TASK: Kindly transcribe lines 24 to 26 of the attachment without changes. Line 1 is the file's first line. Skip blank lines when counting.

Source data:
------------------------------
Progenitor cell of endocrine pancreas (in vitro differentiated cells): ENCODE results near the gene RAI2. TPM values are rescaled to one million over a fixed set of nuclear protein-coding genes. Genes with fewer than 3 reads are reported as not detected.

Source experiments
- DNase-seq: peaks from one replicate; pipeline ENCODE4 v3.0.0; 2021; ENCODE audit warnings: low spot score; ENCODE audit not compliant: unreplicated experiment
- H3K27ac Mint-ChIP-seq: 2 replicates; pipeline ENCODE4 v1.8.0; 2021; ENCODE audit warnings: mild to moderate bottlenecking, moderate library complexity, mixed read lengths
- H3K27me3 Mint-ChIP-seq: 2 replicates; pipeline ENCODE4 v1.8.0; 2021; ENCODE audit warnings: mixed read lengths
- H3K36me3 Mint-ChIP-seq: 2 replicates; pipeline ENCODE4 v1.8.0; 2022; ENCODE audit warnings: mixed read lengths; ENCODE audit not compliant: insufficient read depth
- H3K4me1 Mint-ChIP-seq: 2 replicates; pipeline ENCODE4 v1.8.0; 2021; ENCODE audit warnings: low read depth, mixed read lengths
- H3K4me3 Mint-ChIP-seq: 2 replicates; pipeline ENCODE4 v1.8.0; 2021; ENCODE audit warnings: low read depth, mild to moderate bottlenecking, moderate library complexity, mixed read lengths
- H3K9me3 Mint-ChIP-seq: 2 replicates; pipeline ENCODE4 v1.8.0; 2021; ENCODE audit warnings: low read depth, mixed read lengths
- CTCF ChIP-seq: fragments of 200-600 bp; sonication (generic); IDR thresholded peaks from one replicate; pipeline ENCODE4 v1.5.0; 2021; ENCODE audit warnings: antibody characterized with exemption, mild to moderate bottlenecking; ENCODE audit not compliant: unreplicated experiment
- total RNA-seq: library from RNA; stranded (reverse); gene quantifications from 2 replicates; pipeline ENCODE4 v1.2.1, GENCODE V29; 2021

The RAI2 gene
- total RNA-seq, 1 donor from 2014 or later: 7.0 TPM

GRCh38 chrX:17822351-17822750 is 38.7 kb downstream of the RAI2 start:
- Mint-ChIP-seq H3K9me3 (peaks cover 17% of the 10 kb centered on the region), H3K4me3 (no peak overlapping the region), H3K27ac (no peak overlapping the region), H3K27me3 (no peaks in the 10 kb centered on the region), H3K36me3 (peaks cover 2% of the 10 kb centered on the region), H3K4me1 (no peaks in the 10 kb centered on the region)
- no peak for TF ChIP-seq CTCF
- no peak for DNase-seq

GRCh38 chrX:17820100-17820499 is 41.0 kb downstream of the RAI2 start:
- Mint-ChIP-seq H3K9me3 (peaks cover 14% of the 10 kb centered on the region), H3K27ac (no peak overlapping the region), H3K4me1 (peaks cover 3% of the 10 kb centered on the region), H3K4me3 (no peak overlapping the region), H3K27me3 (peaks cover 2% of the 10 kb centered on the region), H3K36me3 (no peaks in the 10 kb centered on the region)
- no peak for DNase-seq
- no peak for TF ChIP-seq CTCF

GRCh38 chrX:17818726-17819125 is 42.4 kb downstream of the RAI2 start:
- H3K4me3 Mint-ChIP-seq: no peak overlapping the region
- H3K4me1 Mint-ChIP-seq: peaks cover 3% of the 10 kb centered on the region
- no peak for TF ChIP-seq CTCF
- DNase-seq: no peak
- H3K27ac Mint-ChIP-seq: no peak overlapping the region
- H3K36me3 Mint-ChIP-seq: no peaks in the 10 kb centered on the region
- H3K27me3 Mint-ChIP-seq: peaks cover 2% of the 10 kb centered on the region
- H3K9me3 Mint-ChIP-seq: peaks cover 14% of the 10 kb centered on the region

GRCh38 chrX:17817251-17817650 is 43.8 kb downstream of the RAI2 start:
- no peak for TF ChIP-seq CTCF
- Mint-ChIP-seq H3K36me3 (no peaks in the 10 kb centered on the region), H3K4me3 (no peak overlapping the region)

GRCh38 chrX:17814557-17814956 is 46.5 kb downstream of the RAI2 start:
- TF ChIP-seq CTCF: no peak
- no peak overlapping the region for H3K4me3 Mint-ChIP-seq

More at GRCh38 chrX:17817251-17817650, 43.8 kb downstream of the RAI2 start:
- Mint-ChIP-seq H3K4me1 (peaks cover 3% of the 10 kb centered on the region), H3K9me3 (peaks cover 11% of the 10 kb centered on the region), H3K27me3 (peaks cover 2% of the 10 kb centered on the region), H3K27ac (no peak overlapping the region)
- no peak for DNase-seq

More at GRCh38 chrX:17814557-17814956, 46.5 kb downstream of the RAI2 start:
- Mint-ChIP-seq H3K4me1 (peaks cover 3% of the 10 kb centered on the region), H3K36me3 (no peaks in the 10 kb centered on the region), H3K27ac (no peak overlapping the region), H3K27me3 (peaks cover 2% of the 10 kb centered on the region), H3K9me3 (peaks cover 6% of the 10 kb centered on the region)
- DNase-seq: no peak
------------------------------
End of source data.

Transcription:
- H3K4me1 Mint-ChIP-seq: peaks cover 3% of the 10 kb centered on the region
- no peak for TF ChIP-seq CTCF
- DNase-seq: no peak